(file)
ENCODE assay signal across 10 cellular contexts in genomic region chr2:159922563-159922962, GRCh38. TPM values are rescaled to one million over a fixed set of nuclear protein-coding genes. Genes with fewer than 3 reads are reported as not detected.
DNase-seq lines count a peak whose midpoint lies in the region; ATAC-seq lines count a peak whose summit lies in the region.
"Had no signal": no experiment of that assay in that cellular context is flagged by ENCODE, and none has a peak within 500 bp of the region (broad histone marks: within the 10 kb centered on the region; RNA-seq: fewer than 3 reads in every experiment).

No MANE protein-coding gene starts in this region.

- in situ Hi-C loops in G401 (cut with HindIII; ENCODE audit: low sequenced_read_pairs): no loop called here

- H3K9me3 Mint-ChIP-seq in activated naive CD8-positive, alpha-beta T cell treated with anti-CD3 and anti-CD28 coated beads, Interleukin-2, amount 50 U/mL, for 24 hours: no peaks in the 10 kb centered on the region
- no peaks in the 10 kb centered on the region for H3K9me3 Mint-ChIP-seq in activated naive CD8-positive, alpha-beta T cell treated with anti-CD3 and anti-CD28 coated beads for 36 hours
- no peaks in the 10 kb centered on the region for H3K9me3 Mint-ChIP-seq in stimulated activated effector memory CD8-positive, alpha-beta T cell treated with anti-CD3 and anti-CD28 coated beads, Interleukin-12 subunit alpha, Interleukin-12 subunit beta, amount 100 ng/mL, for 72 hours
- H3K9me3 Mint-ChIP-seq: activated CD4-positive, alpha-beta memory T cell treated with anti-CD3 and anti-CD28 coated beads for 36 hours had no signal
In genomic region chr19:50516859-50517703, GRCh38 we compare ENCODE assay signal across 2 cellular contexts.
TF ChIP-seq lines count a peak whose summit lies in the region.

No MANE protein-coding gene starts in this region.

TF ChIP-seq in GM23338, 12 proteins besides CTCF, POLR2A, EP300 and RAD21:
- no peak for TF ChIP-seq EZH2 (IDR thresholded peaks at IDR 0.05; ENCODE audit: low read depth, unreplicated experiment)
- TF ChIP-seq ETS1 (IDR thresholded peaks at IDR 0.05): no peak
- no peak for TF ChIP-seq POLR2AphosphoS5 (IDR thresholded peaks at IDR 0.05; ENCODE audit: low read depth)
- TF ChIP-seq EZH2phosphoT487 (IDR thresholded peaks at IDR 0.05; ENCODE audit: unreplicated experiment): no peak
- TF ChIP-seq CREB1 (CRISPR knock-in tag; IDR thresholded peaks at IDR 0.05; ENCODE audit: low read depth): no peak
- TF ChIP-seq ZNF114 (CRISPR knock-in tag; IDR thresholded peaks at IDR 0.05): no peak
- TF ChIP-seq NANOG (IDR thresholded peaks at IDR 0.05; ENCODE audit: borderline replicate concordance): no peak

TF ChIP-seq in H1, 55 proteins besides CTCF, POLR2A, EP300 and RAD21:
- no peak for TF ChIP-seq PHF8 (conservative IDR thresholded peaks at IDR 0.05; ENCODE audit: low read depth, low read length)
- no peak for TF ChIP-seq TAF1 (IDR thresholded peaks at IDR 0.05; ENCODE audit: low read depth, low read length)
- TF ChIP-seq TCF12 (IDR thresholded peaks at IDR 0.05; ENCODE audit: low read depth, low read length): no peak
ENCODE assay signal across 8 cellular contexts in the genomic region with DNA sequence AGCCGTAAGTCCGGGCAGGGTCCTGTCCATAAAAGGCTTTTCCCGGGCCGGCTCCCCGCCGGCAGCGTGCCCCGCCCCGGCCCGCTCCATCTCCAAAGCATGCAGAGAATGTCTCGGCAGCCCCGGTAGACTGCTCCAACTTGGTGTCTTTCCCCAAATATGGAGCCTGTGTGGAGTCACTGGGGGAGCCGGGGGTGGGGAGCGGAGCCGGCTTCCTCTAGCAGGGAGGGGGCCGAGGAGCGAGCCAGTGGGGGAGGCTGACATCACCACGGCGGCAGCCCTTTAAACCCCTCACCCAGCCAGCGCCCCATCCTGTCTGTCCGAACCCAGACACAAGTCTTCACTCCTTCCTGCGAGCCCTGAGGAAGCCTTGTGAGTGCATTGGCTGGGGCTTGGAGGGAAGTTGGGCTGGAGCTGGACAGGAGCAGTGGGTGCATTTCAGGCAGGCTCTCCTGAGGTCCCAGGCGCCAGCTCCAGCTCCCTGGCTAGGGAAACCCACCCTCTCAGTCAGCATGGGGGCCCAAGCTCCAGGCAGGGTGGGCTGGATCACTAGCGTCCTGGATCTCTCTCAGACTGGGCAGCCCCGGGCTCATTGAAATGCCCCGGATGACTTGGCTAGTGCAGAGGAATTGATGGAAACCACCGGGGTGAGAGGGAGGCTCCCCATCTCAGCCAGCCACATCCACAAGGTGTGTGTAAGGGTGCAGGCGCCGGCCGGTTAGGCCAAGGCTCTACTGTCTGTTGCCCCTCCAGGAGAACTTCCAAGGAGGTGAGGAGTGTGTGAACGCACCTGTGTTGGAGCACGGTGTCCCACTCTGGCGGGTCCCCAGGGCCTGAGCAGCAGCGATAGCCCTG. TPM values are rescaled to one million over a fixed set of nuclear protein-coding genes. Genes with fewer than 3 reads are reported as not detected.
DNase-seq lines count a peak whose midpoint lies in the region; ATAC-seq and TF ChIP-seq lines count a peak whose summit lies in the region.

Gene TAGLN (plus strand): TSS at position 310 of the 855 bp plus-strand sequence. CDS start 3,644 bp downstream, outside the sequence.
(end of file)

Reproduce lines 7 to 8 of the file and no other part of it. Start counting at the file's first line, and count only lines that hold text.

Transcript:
- no peaks in the 10 kb centered on the region for H3K9me3 Mint-ChIP-seq in activated naive CD8-positive, alpha-beta T cell treated with anti-CD3 and anti-CD28 coated beads for 36 hours
- no peaks in the 10 kb centered on the region for H3K9me3 Mint-ChIP-seq in stimulated activated effector memory CD8-positive, alpha-beta T cell treated with anti-CD3 and anti-CD28 coated beads, Interleukin-12 subunit alpha, Interleukin-12 subunit beta, amount 100 ng/mL, for 72 hours